Eu lia uma interessante matéria sobre a guerra russo-japonesa quando me deparei com isto:
At the time, there were many more Qing students in Japan. In 1896, soon after the First Sino-Japanese War, the Qing Dynasty started dispatching students to Japan. By 1905, some 10,000 were studying on these shores.
I visited Tianjin to see Li Xisuo, a Nankai University professor who is well-versed in the situation of Qing students who came to Japan toward the end of the Qing Dynasty.
“Why did Qing lose the First Sino-Japanese War to Japan? Qing started sending students and missions to Japan to find out the answer to this question,” Li said.
The Chinese apparently thought it would be more efficient to learn from the Japanese experience than to study modern Western thoughts and systems from scratch. Another more realistic reason is that it cost less to travel to Japan than to Europe and North America. The abolition of the imperial examination system in 1905 also led to the idea that Japan would serve as a new place of learning, according to Li.
Não é bacana como pessoas pensam em Economia mesmo que não sejam economistas e descartam argumentos vagos?
Meu artigo para o Instituto Millenium.
O Philipe me enviou esta interessante dica:
|Secrets Revealed: How Magicians Protect Intellectual Property without Law
Yale Law School
July 25, 2007
Intellectual property scholars have begun to explore the curious dynamics of IP’s negative spaces, areas in which IP law offers scant protection for innovators, but where innovation nevertheless seems to thrive. Such negative spaces pose a puzzle for the traditional theory of IP, which holds that IP law is necessary to create incentives for innovation.
This paper presents a study of one such negative space which has so far garnered some curiosity but little sustained attention – the world of performing magicians. This paper argues that idiosyncratic dynamics among magicians make traditional copyright, patent, and trade secret law ill-suited to protecting magicians’ most valuable intellectual property. Yet, the paper further argues that the magic community has developed its own set of unique IP norms which effectively operate in law’s absence. The paper details the structure of these informal norms that protect the creation, dissemination, and performance of magic tricks. The paper also discusses broader implications for IP theory, suggesting that a norm-based approach may offer a promising explanation for the puzzling persistence of some of IP’s negative spaces.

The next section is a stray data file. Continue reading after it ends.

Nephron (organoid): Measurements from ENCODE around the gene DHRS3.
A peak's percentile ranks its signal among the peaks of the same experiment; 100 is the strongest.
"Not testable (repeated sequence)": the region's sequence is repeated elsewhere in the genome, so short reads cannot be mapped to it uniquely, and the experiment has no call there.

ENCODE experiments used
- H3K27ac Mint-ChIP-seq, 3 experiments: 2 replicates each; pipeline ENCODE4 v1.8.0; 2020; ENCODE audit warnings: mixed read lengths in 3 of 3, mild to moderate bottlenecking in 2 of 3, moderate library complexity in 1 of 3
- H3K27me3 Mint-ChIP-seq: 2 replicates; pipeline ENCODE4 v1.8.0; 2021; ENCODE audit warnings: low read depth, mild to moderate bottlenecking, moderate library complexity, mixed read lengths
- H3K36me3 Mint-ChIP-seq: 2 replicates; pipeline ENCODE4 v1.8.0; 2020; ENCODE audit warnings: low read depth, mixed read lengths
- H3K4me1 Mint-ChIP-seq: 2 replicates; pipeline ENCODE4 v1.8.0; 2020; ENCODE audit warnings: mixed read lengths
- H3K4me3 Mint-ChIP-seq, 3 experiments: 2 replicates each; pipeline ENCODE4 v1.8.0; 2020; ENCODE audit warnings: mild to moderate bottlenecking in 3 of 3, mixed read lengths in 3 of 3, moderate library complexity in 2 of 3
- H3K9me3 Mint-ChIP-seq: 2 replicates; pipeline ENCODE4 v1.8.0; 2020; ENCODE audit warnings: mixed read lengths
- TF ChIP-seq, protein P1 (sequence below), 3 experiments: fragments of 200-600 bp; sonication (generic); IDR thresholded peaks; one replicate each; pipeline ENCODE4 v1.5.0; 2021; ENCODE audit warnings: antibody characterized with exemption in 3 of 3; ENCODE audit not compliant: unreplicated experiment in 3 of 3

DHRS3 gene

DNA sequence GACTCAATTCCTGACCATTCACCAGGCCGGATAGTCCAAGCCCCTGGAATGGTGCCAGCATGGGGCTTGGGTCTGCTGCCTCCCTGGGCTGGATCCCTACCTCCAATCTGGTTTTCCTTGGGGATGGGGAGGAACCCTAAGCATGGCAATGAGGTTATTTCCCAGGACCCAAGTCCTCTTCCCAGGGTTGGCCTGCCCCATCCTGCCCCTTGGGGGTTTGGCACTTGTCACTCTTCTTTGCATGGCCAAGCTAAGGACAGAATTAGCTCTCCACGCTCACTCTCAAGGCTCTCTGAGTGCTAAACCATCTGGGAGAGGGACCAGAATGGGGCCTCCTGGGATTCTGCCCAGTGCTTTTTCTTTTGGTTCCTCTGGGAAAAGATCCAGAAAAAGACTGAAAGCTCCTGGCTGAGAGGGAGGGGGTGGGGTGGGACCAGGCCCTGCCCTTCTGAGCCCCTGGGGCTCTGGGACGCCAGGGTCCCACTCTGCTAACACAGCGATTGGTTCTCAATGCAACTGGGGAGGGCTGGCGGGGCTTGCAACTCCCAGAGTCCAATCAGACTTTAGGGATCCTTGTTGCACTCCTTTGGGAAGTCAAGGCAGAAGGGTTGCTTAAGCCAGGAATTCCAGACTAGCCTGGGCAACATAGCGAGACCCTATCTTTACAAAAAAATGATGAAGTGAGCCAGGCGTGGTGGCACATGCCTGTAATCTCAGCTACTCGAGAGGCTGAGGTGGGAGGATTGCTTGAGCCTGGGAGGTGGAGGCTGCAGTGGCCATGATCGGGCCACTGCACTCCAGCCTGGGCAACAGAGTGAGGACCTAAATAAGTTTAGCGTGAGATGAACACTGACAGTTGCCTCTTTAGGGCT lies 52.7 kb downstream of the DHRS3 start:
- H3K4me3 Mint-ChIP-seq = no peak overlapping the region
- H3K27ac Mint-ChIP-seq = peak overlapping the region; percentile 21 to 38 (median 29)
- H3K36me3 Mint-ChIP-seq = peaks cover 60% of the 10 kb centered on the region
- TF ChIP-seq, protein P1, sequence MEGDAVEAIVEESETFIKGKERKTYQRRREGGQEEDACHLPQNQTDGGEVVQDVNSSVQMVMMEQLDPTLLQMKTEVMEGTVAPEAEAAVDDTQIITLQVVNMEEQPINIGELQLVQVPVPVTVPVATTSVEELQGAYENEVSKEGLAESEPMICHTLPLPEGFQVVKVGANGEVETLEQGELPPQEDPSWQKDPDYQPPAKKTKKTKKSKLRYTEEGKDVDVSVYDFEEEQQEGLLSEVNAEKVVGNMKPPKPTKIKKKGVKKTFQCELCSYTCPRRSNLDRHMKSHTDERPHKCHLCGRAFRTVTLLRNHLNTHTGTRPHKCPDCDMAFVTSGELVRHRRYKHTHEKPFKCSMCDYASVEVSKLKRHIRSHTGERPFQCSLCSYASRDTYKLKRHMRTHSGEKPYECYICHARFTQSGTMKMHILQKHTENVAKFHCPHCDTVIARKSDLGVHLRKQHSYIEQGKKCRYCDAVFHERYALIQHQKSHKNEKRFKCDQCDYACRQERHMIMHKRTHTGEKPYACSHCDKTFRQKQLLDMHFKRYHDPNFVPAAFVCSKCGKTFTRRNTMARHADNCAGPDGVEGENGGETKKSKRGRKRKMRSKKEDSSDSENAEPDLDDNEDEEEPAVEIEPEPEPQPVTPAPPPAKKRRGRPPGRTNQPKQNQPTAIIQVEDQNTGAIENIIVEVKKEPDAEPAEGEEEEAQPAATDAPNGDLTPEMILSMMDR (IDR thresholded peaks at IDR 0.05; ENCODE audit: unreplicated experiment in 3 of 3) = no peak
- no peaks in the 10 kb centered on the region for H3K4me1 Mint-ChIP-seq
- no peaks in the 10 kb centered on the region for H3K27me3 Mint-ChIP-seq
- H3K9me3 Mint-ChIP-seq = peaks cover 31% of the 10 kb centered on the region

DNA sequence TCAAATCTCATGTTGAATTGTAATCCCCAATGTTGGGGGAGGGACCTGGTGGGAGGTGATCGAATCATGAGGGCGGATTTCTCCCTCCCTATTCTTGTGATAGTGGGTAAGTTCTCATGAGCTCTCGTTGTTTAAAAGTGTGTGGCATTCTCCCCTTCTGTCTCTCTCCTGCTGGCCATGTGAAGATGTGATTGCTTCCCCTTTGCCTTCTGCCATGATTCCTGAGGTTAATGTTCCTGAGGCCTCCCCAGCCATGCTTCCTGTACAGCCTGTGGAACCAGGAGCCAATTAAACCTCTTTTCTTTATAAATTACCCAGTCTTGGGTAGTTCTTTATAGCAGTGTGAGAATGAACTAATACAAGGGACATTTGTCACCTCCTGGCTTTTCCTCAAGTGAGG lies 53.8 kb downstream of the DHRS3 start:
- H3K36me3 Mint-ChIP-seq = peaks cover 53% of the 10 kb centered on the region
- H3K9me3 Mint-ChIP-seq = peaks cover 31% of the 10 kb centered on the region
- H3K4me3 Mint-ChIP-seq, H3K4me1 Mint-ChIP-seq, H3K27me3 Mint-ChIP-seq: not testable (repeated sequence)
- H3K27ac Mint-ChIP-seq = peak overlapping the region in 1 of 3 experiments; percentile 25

Será que Coase vira um coelho? ^_^
Ontem eu tive o prazer de rever um baita sujeito: Jorge Vianna Monteiro. Um dia destes eu conto como eu o conheci. Mas o que importa é que ele me deu uma dica de um artigo cuja referência eu não me lembro. Péssimo, né? Mas pelo menos eu achei algo similar. Aí vai um trecho:
Megan McArdle has this interesting point about opportunity costs in the Harry Potter series. The (un)fortunate habit with economists is that they are forever looking for economics in everything. I used to think it happens only to people like Pete and Fred who have been in economics forever, but then I was rudely awoken when I found myself unconsciously applying my economic knowledge to every little thing in my life, when I am shopping, during a recent midlife crisis and while reading Harry Potter. The first four Potter books were plain fun to me. I love fantasy and since JKR follows a Tolkien style narrative it was easy cozying up with a Potter book all night. All that changed with the Order of the Phoenix. Here the plot became very economic to me. It was all about bureaucratic interference and the public choice arguments surrounding it. Bottom line, when the government interferes in education it screws it up. It also clarifies that when there is a shortage of something a black market always springs up. Dumbledore’s Army or the DA was a black market of sorts. There was a demand for learning and using magic spells at Hogwarts, and since there was shortage of the same due to regulation, an entrepreneur (Hermione Granger) came along and took advantage of the situation to start a club to learn magic secretly. The power of vested interests also comes out. Fudge’s aim was to keep his post and so he mistakenly believed that Dumbledore was after the Ministry and refused to believe the truth about U-No-Hu.
O que mais eu gostei foi este trecho: “I was rudely awoken when I found myself unconsciously applying my economic knowledge to every little thing in my life, when I am shopping, during a recent midlife crisis and while reading Harry Potter.”
Ou seja, o e-book do sushi e a nova idéia do Adolfo, sobre ditos populares poderiam ser complementadas com esta outra, que busca enxergar a economia em obras literárias. Há uns 14 anos atrás, eu fiz isto em uma turma, usando um livro do Jorge Caldeira (Mauá, Empresário do Império), mas isto é outra história…